Remembering Pearl Harbor, 77 Years Later
This week (Dec. 7, 2018) marks 77 years since the Japanese warplanes attacked Pearl Harbor, Hawaii. Soon after, in Canada, Prime Minister Mackenzie King’s Cabinet called for the wartime evacuation of Japanese Canadians, showing just how easily liberty can be revoked.
February 24, 1942 changed everything for Japanese Canadians. On that day, 12 weeks after Japan’s Dec. 7, 1941 attack on Pearl Harbor, Hawaii, Prime Minister Mackenzie King’s Cabinet passed an order-in-council under the War Measures Act that decreed for reasons of national security, the nearly 22,000 people of Japanese ancestry (75 per cent of them Canadian citizens) living within 100 miles (160 kilometres) of the Pacific coast must be relocated. The military and the RCMP had, however, quietly advised the government that Japanese Canadians were not considered a significant risk.
The real motivation for the order was racism. Influential politicians in British Columbia had pressed the senior government to act. Beginning in 1895, Canadians of Chinese, East Indian and Japanese heritage were not allowed to vote in the province, a situation that also denied them a federal vote and kept them out of certain professions. In fact, they were expected to work at menial jobs for legally sanctioned low pay. Under the War Measures Act, the federal government’s “Custodian of Enemy Alien Property” seized and sold for a pittance, the homes, fishing boats and personal property of Japanese Canadians. Family members were often separated and sent to work or family camps within the province or to farms in Alberta, Manitoba or Ontario.
Frank Moritsugu, 89, of Toronto, points out that no other ethnic groups, including German and Italian, were mass evacuated. Soon after the Cabinet’s decision, his landscaper father was sent from their home in the Kitsilano neighbourhood of Vancouver to the Yellowhead railroad construction camp in B.C. near Jasper, Alta. Moritsugu and his younger brother, Ken, 18, were soon working at a highway construction camp near Revelstoke and by September, his mother and six other siblings were interned – in tarpaper shacks – at Tashme, a family camp (where his father joined them) near Hope, B.C. Their Kitsilano home was expropriated and sold.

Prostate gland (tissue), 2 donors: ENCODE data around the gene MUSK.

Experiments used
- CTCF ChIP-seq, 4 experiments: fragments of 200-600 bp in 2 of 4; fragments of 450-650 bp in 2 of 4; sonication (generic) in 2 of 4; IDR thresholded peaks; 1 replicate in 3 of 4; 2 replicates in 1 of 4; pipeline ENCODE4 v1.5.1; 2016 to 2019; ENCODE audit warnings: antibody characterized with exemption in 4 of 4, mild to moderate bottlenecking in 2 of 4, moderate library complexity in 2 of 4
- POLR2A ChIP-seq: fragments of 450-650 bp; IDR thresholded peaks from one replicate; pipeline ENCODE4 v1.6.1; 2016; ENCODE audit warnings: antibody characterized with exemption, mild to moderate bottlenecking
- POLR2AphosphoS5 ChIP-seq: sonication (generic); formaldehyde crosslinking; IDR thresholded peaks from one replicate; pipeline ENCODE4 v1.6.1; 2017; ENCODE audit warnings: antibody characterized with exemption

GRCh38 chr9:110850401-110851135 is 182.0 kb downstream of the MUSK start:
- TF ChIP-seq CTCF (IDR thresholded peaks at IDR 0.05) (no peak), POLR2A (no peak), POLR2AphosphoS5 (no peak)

After 14 months, concerned about the children’s education (the provincial government refused to provide schooling for evacuees) Moritsugu’s parents opted to go to St. Thomas, Ont., where they worked on the large farm of Mitch Hepburn, former premier of the province. (Moritsugu points out that many younger people had good memories of the camps since mothers and volunteer teachers worked hard to make life as normal as possible for them.) The older sons were allowed to join the family in Ontario since they were all leaving British Columbia.
But the humiliation hadn’t ended. There was the despised registration card all Japanese Canadians (16 and older) had to carry; they had to ask permission of the RCMP to travel 50 miles from home; and even Toronto had a quota on jobs for Japanese Canadians. And Moritsugu still could not vote – or join the military.
In 1945, however, the British and Australian armies needed interpreters to deal with captured Japanese soldiers. Suddenly, the Canadian Army quietly began recruiting among Japanese Canadians. Moritsugu quickly volunteered and became a sergeant with the Canadian Army Intelligence Corps, serving as an interpreter-translator attached and working with Special Force 136, a British counterintelligence unit. No one thought to test the Canadians until they got to India, he says. (He passed the test, although most didn’t.)
Incredibly, after the war, nearly 4,000 Japanese Canadians, many of them Canadian-born, were deported to post-war Japan in 1946 – the result of another order-in-council. It was repealed in 1947 but the wartime restrictions on the Japanese Canadian wouldn’t be completely lifted until 1949. Frank Moritsugu could finally stop carrying his hated registration card. (He would become a successful journalist with the Toronto Star and Maclean’s Magazine – the first Japanese Canadian to do so.)
Japanese Canadians organized, asked for and finally received redress on September 22, 1988, when then Prime Minister Brian Mulroney made a formal apology in Parliament for the injustice. “I never felt that I wasn’t a full Canadian citizen,” Moritsugu says, “but this was the first time I felt that other people were going to realise this.”
Survivors were awarded a sum of $21,000 as symbolic compensation, something Moritsugu felt was necessary to have an impact on Canadians. But he adds, “The amazing amount of individuals and organisations that supported the redress campaign really said an awful lot.”
“Japanese Canadians on the whole do not think of themselves as victims. They are survivors,” Moritsugu notes. It’s a cultural attitude passed down from Japanese-born parents: “That’s what life is and I’m going to hang on and get over it and therefore survive.”
But survivors of the evacuation won’t have to face such a situation again, he says, so he warns younger generations to watch out on behalf of others who might be targeted as scapegoats. “We should be among the first ones to help. For people of my vintage, that thought never really left us. The National Association of Japanese Canadians does and should pay attention when there are other forms of racism that show up for anybody else,” he says.